Caviar for the masses? China certainly thinks so

Caviar was the traditional delicacy of the Caspian Sea but these days production has a new headquarters: China. 

Qiandao (Thousand Island) lake lies 220 miles south of Shanghai. Fringed with mountains, it is a popular holiday spot for Chinese residents fleeing the summer heat of the city.

But it is also home to Kaluga Queen, the biggest caviar maker in the world, responsible for a third of global production.

Their caviar ends up everywhere. The company says their eggs have graced the tables of both Queen Elizabeth and Kim Jong Un.

Kaluga Queen plans to go public next year at a valuation of around £600m, the company told Sky News.

“In the beginning, people were surprised because: caviar, from China?” Han Lei, vice general manager of Kaluga Queen, said.

“They never heard about caviar from China. They had many doubts about the quality. About the safety.

“Today, we supply 25 countries and we work with around 100 distributors around the world.”

The company was set up by officials from the Chinese ministry of agriculture, who started building their first farm in 2003.

It was good timing. In 2005, the US banned imports of beluga caviar from sturgeon caught in the Caspian sea because of fears overfishing would wipe out the species.

Farmed caviar is not subject to those restrictions.

“In 2006, we produced the first tins of farmed caviar from China,” Mr Han said. “And after that we grew every year.”

In a corner of the waters of Qiandao, floating metal and net structures pen in more than 1,000 sturgeon.

Some are up to two metres long and worth as much as a Ferrari, Mr Han said, because of the value of the eggs they carry.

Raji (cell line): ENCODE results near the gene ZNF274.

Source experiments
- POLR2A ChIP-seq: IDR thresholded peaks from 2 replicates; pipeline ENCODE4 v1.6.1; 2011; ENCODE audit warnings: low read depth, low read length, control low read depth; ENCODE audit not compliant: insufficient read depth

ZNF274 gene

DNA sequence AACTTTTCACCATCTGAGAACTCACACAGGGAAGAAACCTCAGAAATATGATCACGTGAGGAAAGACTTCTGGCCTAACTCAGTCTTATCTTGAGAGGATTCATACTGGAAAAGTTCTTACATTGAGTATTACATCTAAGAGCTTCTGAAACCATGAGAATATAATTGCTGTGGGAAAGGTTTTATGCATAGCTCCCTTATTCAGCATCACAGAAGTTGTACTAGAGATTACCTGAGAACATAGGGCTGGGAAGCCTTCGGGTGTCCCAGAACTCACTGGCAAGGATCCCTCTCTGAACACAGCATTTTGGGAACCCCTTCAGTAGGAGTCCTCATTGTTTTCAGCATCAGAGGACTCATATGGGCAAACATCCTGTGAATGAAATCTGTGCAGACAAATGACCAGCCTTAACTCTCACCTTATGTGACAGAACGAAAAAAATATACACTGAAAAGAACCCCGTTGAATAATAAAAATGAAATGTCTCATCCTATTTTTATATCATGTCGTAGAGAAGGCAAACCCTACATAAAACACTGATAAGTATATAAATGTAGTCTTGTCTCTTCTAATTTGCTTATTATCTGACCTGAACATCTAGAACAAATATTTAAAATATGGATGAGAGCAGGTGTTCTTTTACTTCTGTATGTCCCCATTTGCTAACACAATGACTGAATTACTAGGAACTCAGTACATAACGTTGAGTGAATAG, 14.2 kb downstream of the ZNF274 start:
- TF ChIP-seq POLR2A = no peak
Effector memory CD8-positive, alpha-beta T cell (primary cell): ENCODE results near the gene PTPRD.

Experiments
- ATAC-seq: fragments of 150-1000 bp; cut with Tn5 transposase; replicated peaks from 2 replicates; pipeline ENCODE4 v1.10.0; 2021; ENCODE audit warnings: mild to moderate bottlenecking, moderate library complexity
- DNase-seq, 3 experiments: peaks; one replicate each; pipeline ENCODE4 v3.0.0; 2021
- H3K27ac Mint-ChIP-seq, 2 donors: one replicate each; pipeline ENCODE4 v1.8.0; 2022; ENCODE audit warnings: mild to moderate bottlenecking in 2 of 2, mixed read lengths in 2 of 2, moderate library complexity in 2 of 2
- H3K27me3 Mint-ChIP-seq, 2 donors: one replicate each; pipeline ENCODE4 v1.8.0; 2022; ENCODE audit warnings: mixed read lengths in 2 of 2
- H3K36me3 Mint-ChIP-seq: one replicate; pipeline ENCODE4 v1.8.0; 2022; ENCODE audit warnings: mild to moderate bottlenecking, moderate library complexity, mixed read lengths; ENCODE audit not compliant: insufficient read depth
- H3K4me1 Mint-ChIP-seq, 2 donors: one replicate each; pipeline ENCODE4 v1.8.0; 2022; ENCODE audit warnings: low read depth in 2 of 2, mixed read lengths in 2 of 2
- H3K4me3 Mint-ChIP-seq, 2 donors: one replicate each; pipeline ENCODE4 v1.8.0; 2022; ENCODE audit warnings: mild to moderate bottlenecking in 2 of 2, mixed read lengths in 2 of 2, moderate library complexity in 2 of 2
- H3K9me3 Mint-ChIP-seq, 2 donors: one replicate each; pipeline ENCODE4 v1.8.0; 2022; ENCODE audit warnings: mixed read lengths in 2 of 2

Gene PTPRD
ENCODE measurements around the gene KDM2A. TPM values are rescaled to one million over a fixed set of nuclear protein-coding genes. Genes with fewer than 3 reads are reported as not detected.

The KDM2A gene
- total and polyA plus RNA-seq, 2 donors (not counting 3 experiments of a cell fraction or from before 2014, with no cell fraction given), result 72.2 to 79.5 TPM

Different breeds of sturgeon spend four or so years in the lake before they are transported to pools on land.

“We feed them and watch them growing from baby fish to a mature fish,” Deny Yun, who manages the farm, told Sky News.

“We feel heart-broken when sending them to factory. But as a company, we have to do so. We must suffer this.”

Once they are mature – at least eight years old but for some breeds as old as 15 – the sturgeon are taken to the processing factory.

They are cut open still alive and the eggs are extracted before the sturgeon is killed and the rest of its body used for meat.

The eggs are cleaned, sorted and salted before they are tinned – a process that takes 15 minutes from start to finish.

Most of Kaluga Queen’s caviar is sold under different brands abroad – in the UK it is sold through King’s Fine Food, which is on sale at Fortnum and Mason’s and Harrods.

But it also supplies customers in China using its own branding. And China is getting an appetite for the stuff.

Prices start at 500 RMB (around £57) for 50g, going up to 9,000 RMB (£1,024) for a 50g tin of beluga caviar.

“We did a lot of promotion to introduce the caviar culture to Chinese people,” Mr Han said.

“Now, more and more people start to consume caviar, to like caviar, to be caviar fans.

“The domestic market is growing very fast. After the virus is well controlled by the government, they’re going to restaurants more.

“And more and more people like to enjoy the caviar.”

That is helping to make up the shortfall in international orders as a result of COVID-19.

Kaluga produced 20% less caviar this year, although it aims to make up that deficit in 2021.

And there is a lot of room for growth. Current global production of caviar, from all producers, is around 300 tonnes.

In the heyday of the free-spending, status-flaunting 1980s, production peaked at 1,000 tonnes.

Mr Han said Kaluga Queen wants “normal people to have the chance to try caviar”.

“In this way we can meet the demand all over the world,” he added.

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